Governments must be held accountable for the deaths of health and essential workers, who they have failed to protect from COVID-19, Amnesty International said on Monday in its new report documenting the experiences of health workers around the world.
The organisation’s analysis revealed that more than 3000 health workers are known to have died from COVID-19 worldwide, a figure it said was likely to be a significant underestimate.
According to report, the countries with the highest numbers of health worker deaths thus far are Russia (545), United Kingdom (540, including 262 social care workers), United States (507), Brazil (351), Mexico (248), Italy (188), Egypt (111), Iran (91), Ecuador (82) and Spain (63).
It also documented cases where health workers, who raise safety concerns in the context of the COVID-19 response, have faced retaliation ranging from arrest and detention to threats and dismissal.
“With the COVID-19 pandemic still accelerating around the world, we are urging governments to start taking health and essential workers’ lives seriously.
“Countries yet to see the worst of the pandemic must not repeat the mistakes of governments whose failure to protect workers’ rights has had devastating consequences,” said Sanhita Ambast, Amnesty International’s Researcher and Advisor on Economic, Social and Cultural Rights.
“It is especially disturbing to see that some governments are punishing workers who voice their concerns about working conditions that may threaten their lives. Health workers on the frontline are the first to know if government policy is not working, and authorities who silence them cannot seriously claim to be prioritising public health,” Ambast added.
Health workers also reported serious shortages of personal protective equipment in nearly all of the 63 countries and territories surveyed by Amnesty International.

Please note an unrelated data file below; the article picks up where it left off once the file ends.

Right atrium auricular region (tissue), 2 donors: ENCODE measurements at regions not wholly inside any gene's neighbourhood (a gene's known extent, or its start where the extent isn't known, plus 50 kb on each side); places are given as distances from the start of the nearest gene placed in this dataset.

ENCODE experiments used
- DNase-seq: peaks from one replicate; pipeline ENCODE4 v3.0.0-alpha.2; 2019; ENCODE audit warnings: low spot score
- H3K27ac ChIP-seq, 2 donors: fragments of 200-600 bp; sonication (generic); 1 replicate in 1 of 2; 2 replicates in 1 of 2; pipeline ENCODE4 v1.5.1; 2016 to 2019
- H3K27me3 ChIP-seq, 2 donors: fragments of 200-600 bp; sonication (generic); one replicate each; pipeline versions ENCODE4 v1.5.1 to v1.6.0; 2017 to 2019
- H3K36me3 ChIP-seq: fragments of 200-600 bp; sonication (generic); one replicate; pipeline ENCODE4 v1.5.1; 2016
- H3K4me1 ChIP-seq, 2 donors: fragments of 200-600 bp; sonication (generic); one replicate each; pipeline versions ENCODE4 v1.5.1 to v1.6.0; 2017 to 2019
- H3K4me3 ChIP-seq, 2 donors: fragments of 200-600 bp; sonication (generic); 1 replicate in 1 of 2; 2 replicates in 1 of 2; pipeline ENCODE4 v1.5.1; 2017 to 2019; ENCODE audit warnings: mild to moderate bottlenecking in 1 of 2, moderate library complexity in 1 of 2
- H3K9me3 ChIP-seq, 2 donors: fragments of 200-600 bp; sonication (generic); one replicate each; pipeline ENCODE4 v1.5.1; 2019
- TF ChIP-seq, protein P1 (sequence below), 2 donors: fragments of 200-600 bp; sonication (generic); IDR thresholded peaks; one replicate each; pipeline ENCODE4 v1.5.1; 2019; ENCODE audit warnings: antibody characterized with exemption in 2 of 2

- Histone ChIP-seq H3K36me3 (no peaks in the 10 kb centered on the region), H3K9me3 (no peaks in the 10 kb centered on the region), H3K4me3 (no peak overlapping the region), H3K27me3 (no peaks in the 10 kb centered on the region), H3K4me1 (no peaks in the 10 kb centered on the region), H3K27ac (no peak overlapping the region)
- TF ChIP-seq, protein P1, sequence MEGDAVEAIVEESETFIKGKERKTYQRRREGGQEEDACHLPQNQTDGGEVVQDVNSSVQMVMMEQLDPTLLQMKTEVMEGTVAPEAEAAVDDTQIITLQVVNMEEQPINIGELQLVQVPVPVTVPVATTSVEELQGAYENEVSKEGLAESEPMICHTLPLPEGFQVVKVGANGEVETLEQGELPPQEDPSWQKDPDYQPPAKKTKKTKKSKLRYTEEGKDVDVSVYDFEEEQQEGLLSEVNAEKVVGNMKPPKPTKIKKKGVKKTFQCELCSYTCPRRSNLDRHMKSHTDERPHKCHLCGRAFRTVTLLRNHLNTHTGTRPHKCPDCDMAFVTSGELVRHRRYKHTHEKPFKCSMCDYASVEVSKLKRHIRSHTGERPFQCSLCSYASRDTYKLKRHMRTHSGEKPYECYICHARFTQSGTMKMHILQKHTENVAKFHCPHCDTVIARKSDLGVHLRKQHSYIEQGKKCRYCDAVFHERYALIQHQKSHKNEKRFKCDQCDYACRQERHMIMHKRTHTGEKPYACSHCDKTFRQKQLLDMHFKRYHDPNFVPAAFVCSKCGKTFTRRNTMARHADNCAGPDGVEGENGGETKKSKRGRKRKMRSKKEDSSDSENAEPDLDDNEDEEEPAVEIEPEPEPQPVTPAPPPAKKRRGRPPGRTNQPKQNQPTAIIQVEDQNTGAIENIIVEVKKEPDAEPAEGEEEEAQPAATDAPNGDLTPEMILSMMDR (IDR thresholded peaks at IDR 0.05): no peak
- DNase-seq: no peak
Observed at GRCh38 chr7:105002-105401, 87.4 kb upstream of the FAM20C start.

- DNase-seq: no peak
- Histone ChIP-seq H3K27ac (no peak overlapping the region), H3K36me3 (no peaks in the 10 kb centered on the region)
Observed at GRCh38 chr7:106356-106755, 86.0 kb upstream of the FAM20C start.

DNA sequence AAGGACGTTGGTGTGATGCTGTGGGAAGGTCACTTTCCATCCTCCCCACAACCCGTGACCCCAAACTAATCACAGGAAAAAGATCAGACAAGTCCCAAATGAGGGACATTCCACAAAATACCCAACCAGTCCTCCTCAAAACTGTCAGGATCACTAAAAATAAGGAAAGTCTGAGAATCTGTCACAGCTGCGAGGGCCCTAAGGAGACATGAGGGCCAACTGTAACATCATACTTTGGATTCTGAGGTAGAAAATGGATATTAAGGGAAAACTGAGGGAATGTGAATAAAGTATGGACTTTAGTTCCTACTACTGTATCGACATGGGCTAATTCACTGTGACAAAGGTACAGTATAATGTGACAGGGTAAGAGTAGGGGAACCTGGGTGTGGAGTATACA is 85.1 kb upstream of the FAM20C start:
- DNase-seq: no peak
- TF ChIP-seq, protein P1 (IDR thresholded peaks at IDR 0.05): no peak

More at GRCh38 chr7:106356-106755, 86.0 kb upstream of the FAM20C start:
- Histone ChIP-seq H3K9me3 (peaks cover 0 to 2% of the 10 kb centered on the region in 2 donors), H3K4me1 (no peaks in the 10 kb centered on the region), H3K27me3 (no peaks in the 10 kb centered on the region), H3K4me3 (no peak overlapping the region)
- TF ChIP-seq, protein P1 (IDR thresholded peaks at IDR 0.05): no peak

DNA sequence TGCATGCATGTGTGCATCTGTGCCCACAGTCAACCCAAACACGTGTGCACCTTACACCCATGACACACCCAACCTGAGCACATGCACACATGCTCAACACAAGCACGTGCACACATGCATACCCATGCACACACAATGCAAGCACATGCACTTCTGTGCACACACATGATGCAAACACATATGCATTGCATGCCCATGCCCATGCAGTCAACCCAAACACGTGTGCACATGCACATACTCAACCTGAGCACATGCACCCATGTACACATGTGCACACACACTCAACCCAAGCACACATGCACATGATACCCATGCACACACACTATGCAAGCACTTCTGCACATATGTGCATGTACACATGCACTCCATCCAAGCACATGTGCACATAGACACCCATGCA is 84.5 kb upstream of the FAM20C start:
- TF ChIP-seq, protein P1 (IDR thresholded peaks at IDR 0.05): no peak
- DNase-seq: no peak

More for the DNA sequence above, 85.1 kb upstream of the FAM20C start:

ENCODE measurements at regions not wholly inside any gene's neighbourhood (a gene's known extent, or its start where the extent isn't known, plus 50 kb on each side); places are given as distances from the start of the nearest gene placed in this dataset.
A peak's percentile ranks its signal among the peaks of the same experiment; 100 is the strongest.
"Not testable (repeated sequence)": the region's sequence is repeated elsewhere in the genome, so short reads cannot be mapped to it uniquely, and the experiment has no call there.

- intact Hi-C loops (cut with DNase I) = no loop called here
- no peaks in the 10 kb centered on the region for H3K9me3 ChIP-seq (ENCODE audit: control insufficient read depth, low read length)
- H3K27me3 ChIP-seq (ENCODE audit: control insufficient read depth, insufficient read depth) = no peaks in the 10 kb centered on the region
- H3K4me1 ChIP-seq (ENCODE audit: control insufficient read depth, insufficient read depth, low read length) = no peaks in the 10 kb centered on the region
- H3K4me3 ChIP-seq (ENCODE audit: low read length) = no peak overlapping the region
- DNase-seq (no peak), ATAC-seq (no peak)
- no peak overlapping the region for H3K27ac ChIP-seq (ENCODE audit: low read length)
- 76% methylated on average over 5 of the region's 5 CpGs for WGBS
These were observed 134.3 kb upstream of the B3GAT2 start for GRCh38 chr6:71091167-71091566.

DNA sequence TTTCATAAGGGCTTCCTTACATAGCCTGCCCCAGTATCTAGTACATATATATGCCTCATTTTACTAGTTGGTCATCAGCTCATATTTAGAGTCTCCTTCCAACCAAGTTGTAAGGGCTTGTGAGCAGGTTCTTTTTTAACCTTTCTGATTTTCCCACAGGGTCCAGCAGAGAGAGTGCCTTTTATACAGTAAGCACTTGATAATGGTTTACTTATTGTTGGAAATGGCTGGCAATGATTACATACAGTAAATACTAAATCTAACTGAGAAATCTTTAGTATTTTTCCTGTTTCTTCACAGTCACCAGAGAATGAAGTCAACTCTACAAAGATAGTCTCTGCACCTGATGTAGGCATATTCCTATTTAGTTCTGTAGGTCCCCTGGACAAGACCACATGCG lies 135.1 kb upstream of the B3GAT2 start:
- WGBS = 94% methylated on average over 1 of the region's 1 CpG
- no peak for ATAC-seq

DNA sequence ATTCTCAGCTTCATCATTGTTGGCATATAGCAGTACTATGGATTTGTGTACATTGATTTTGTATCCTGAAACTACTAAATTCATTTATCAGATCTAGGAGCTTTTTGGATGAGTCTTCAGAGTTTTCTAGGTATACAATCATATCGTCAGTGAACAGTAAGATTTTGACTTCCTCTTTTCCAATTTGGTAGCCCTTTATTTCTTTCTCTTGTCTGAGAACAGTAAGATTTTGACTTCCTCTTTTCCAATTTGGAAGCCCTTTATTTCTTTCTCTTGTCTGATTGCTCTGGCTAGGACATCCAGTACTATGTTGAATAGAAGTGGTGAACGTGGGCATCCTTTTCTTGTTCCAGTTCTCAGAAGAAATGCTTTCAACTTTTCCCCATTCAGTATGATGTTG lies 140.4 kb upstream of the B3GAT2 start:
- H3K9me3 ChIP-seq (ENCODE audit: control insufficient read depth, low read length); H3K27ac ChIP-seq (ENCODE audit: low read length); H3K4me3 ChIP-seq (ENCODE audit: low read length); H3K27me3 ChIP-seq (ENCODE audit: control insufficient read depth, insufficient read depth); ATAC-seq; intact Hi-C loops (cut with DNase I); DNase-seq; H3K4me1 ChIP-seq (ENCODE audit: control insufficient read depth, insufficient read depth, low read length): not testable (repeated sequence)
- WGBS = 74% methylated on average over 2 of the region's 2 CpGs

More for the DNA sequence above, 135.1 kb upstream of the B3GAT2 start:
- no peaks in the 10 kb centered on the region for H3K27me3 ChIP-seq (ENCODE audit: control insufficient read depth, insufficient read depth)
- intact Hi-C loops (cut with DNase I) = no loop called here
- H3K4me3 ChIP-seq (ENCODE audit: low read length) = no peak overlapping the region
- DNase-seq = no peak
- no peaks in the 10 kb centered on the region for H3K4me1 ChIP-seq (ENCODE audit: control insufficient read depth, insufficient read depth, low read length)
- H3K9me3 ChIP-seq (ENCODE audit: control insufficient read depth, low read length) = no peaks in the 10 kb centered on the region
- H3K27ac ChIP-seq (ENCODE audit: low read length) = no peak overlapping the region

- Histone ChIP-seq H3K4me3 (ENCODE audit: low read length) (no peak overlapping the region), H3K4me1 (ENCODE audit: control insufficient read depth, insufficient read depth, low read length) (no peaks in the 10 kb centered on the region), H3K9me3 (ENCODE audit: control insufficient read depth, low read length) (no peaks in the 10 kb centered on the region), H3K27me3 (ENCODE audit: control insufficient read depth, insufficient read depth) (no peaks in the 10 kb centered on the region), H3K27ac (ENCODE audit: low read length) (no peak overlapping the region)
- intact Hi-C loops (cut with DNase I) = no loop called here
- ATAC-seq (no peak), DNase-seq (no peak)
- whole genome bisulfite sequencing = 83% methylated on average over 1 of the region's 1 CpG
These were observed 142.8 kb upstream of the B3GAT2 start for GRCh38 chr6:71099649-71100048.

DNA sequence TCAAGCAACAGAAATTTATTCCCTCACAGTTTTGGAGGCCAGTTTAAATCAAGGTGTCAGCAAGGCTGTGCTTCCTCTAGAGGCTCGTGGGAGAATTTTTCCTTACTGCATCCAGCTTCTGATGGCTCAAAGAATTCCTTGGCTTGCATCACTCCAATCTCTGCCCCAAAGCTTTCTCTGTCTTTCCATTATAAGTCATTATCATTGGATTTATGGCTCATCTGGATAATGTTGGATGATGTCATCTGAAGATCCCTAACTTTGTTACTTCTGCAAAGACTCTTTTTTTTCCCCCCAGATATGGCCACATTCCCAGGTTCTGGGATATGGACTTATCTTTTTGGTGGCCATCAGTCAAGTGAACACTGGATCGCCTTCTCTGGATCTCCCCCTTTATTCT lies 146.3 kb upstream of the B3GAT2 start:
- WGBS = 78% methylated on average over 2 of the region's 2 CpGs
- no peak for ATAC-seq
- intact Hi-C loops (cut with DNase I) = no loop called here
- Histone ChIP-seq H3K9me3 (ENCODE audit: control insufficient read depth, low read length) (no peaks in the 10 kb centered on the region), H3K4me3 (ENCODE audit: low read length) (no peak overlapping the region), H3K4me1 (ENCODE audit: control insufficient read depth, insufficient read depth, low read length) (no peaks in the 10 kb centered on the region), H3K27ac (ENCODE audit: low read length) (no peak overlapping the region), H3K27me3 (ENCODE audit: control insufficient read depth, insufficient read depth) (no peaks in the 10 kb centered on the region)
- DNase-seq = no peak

This includes countries, which may yet see the worst of the pandemic such as India and Brazil and several countries across Africa.
In Egypt, for example, Amnesty documented the cases of nine health care workers, who were arbitrarily detained between March and June on vague and overly broad charges of “spreading false news” and “terrorism”.
All those detained had expressed safety concerns or criticised the government’s handling of the pandemic.
Another Egyptian doctor told Amnesty International that doctors who speak out are subjected to threats, interrogations by the National Security Agency, administrative questioning, and penalties.
He said, “Many (doctors) are preferring to pay for their own personal equipment to avoid this exhausting back and forth. (The authorities) are forcing doctors to choose between death and jail.”
In some cases, strike action and protests have been met with heavy-handed responses.
In Malaysia for example, police dispersed a peaceful protest against a hospital cleaning services company.
The protesters’ complaints centred on what they said was the unfair treatment of union members by the company as well as a lack of sufficient protection for hospital cleaners.
Police arrested, detained and charged five health care workers who were protesting for “unauthorised gathering” in violation of their rights to freedom of association and assembly.
“Health and essential workers have a right to raise their voices against unfair treatment,” said Ambast.
Source: News update